There are restrictions on magazine capacity in 13 states. The biggest problem with these restrictions is that they limit the effectiveness of defensive gun use. People miss their targets in high-pressure situations… a lot. Furthermore, dangerous confrontations often involve more than one attacker to defend against. Changing a magazine in the middle of all that presents a challenge that should be unnecessary. It’s no coincidence that 15+ bullet magazines are standard issue with some of the most popular guns on the market.
It’s difficult to get refined data on the use of sporting rifles in gun homicides because reported categories of weapons are too broad. Nevertheless, we know semiautomatic rifles are not commonly used in violent crimes. There were 20,138 firearm deaths in the U.S. in 2022 excluding suicides, which is obviously tragic. In 2020, handguns were used in 59% of all gun homicides, while rifles (including semiautomatics) were used in just 3%. It’s possible these percentages undercount, as there is a sizable category labeled as “Type Not Stated”.
Mass shootings, defined by the FBI as four or more people killed, accounted for 3.2% of firearm deaths, for a total of 648 including deaths of shooters themselves. Rifles were used in about 30% of the mass shootings. That’s roughly consistent with the range of estimates shown in this 2021 report from the RAND Corporation.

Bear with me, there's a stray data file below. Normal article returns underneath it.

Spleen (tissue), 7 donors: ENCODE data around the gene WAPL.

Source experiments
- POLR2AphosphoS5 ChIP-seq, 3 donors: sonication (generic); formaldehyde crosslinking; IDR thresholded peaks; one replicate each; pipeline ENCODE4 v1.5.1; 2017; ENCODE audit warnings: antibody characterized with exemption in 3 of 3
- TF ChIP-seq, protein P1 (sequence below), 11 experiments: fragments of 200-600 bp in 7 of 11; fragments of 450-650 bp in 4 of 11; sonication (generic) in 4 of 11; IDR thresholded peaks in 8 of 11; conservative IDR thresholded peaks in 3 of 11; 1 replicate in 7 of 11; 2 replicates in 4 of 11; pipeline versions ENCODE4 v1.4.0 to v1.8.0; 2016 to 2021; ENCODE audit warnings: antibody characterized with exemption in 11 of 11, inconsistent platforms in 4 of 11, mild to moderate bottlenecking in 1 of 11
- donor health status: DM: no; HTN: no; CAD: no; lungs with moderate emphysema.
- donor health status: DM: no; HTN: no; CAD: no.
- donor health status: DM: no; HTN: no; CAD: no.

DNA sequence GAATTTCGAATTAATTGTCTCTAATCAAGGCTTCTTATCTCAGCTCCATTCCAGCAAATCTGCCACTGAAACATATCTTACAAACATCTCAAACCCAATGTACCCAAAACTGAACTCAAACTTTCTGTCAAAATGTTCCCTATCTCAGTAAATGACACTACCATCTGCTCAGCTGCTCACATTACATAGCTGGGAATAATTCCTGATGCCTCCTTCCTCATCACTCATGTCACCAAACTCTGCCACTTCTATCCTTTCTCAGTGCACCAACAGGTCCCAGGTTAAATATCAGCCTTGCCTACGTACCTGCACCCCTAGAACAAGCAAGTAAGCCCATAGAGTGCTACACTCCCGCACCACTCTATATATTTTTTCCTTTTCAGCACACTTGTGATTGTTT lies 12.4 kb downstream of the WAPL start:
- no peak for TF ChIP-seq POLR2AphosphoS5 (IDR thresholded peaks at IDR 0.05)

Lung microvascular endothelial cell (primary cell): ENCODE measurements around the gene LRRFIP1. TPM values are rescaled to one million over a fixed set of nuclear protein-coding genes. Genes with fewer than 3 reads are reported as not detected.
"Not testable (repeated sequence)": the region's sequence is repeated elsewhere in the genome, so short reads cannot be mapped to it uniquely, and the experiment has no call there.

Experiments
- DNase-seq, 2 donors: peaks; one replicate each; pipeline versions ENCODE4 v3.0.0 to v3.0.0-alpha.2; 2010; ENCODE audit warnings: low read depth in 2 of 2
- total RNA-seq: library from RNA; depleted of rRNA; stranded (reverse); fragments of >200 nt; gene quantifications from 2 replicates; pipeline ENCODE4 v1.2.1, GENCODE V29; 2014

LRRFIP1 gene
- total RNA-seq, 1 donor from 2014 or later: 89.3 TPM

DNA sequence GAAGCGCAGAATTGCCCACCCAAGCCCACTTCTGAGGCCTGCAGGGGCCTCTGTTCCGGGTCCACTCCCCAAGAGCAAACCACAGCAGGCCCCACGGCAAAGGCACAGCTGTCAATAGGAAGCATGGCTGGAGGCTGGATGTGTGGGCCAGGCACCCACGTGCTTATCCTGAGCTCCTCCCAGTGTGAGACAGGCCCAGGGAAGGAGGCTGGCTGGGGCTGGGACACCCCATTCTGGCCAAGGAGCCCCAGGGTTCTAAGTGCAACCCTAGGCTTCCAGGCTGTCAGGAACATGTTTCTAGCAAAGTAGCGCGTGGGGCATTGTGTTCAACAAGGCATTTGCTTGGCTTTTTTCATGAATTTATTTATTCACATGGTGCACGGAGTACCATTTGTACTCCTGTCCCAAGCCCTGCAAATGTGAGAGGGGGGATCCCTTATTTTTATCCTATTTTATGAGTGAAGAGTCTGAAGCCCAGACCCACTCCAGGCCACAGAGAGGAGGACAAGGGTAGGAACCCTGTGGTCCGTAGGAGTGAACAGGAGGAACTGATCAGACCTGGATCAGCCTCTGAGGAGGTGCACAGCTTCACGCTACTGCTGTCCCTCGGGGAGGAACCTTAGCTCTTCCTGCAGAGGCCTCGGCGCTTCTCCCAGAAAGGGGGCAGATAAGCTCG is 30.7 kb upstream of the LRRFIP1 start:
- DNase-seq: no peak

It’s important to note that internationally, the U.S. has not been the outlier in mass public shootings that many believe it to be. In any case, you’ll hope in vain if you think a ban on sporting rifles will put a stop to mass shootings. In addition to interfering with the rights of millions of law-abiding gun owners, the decade-long ban on so-called assault weapons ending in 2004 had no impact on mass public shootings or any other type of crime (also see this post). Of course, there are plenty of other available means of committing mass murder, and there are plenty of illegal guns on the street, so this shouldn’t be a surprise.